One thing I enjoyed in Guatemala was that there was no talk with people or politicians about voting for “the lesser of two evils.” The people and the parties were clear; there were the “powers that be”, the oppressors and the people that were poor and marginalized, the oppressed. The clarity between good and evil, greedy and needy was obvious.

In the USA we claim to have two political parties but in reality, the people in power control both parties. When I point out to people who vote that the person they elected performs evil deeds, like using “killer drones” or favoring the wealthy who gave them the money to win, they usually say they voted for “the lesser of two evils.” I never understood this because a ‘lesser evil’ is still evil.

But somehow in the USA we have developed this thought pattern that the “end justifies the means”. We can starve and kill innocent children as long as our goal is okay. For example, Madeleine Albright, the secretary of state under President Clinton once told a reporter, rather matter-of-factly on national television, that the 500,000 Iraqi children killed in enforcing William Clinton’s sanctions against Iraq was a price that was “worth paying” in order to foster U.S. interests there.

In the USA we talked about achieving ‘peace through use of military power’, a contradiction if there was ever any. Pope Francis says “Faith and Violence are Incompatible” and his homily this morning said “War is a scandal to be mourned every day.” (The full homily is below).

When we give in and choose the “lesser of two evils” evil demands more and more of us. Evil is evil and there is no “lesser of two evils.”


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Threatened Us With Resurrection - Monday, February 24, 2014

Lorenzo Rosebaugh OMI
RIP 1935–2009

I returned yesterday from a week in Guatemala with a SOA Watch delegation. This was my second visit to Guatemala. The first visit was with Global Awareness Through Experience (GATE) in 2006. That visit was during Holy Week and was a true cultural experience meeting with Mayan people in the country. I recorded that visit in a pictorial essay called Buried in Guatemala. That title came from our experience of Good Friday, our last day, and how the people of Guatemala found such great joy in the suffering and death of Jesus. Good Friday was the biggest holiday of the year. During this visit I got to meet with my old friend, Lorenzo Rosebaugh from the Milwaukee 14 days. He was working with poor, dying and ill in Guatemala City.

This trip was to show solidarity with the Mayan people who have suffered and been suppressed in their struggle for freedom from the greed of mining industry, military and politicians. They have suffered at the hands of military trained at the School of Americas at Fort Benning Ga. We met with people imprisoned and tortured in the struggle for rights of the people. This time I saw my friend Lorenzo’s picture on a poster outside of a meeting room with the Bishop of a province. He had been killed, martyred as they say, in 2009 in Guatemala.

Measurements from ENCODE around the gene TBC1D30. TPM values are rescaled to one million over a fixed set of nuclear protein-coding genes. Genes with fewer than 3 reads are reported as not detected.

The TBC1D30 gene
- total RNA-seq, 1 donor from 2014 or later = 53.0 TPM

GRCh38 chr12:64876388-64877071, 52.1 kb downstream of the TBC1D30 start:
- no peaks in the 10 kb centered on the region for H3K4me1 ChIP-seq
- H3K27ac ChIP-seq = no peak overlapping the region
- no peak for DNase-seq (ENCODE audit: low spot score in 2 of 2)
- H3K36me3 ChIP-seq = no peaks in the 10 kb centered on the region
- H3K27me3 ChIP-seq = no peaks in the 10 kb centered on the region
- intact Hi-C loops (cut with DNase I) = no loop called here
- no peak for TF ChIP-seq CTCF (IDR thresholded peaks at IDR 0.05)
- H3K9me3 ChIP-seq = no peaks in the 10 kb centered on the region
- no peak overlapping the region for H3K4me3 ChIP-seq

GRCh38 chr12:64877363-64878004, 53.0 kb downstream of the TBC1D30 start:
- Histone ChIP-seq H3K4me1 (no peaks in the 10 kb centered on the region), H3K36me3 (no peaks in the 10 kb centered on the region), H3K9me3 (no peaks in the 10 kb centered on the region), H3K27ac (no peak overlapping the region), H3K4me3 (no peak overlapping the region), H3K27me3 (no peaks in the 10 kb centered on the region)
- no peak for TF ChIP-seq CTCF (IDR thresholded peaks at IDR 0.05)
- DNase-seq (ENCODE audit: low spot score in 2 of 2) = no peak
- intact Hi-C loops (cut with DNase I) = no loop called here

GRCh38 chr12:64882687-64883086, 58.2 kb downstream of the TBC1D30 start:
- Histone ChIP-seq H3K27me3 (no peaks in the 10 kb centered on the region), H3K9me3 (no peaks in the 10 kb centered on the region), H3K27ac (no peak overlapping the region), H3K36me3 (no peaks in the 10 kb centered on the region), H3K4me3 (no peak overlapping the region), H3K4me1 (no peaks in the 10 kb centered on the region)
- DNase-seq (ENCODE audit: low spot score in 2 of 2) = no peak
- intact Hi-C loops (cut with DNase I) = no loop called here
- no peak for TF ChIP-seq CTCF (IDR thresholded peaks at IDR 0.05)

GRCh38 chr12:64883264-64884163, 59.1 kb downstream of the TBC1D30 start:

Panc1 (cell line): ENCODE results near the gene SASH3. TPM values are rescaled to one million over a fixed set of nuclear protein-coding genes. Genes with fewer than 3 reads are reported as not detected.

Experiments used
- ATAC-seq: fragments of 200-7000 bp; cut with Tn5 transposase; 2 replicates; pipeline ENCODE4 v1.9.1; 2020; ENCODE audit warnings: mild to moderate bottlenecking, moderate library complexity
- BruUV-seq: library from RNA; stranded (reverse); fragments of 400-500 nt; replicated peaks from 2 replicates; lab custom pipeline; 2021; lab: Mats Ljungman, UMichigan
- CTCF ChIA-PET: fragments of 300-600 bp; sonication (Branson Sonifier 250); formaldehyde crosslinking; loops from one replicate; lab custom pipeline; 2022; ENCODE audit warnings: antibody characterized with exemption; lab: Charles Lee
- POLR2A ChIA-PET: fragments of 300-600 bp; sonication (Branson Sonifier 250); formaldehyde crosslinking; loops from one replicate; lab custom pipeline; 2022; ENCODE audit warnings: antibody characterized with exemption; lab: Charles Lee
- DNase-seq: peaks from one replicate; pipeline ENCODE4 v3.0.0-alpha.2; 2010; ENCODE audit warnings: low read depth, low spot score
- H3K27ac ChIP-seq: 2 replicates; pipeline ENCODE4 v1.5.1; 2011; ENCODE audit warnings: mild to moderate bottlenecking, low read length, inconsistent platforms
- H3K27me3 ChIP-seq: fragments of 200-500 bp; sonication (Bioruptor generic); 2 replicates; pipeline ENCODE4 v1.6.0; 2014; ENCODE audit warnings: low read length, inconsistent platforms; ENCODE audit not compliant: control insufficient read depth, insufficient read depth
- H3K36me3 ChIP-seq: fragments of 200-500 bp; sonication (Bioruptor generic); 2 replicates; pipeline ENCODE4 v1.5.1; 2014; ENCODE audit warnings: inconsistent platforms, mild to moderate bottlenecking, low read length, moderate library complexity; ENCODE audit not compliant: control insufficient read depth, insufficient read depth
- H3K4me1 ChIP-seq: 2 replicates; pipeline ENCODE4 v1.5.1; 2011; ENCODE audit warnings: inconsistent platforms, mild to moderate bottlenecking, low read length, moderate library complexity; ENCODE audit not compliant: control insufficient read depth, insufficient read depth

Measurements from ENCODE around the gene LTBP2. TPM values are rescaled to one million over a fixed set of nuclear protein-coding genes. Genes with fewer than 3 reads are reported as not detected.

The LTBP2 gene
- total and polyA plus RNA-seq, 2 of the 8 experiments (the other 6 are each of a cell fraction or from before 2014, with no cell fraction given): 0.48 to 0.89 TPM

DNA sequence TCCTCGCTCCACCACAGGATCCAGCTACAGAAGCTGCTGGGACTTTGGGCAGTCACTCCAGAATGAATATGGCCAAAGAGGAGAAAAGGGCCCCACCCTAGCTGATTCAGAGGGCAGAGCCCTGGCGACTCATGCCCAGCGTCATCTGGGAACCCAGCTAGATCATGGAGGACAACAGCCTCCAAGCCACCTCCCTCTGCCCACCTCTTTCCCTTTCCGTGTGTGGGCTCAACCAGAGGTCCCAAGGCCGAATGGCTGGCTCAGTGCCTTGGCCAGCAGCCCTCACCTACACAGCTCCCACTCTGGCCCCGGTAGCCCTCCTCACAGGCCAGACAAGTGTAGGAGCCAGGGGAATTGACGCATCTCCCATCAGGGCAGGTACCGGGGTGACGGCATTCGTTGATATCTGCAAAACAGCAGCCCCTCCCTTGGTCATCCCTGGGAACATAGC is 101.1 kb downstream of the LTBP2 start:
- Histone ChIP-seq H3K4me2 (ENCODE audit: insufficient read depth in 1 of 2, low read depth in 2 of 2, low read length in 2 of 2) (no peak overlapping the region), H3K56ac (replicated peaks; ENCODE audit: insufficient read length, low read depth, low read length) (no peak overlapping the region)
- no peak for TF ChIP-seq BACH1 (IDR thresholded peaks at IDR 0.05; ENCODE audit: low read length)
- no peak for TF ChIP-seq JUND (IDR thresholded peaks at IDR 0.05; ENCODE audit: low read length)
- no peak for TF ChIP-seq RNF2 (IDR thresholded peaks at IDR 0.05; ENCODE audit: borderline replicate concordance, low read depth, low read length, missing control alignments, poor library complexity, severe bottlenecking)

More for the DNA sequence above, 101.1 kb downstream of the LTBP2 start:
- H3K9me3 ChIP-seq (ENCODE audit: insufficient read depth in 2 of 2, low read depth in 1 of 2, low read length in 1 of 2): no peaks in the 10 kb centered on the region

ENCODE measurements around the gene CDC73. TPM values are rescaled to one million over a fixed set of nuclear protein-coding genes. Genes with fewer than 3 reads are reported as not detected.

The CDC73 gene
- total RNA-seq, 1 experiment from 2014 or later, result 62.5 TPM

On our last day a poem was read to us from Julia Esquival, a Guatemalan woman who had been in exile and someone we met at our first visit. The poem is called “They Have Threatened us with Resurrection” and it makes a good title for my reflections on this journey. The reflections and pictures will come soon but for now here is the full poem below.


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Medical Care For Mental Health - Thursday, February 13, 2014

Since my son became ill in the early 90’s I have been involved in understanding and advocating for persons with mental health illnesses. Like persons on all sides of the issue, I agree that the mental health system in Milwaukee County and elsewhere in the USA has failed us. I felt that same way about the welfare system of old. Yet like the welfare system some are taking advantage of the broken system by advocating a new system that will even, in my opinion, hurtful to persons in need. For mental health it is now the rush for the Governor to take over the system and run it with the help of an appointed volunteer board.

The Governor is the same person as County Executive of Milwaukee County oversaw the downfall of the system. The present County Executive supports this new bill which turns over control to the Governor’s board. Parents with bad experience in the present system, like we did, and agencies who want more funding, are supporting this ‘quick fix’ takeover.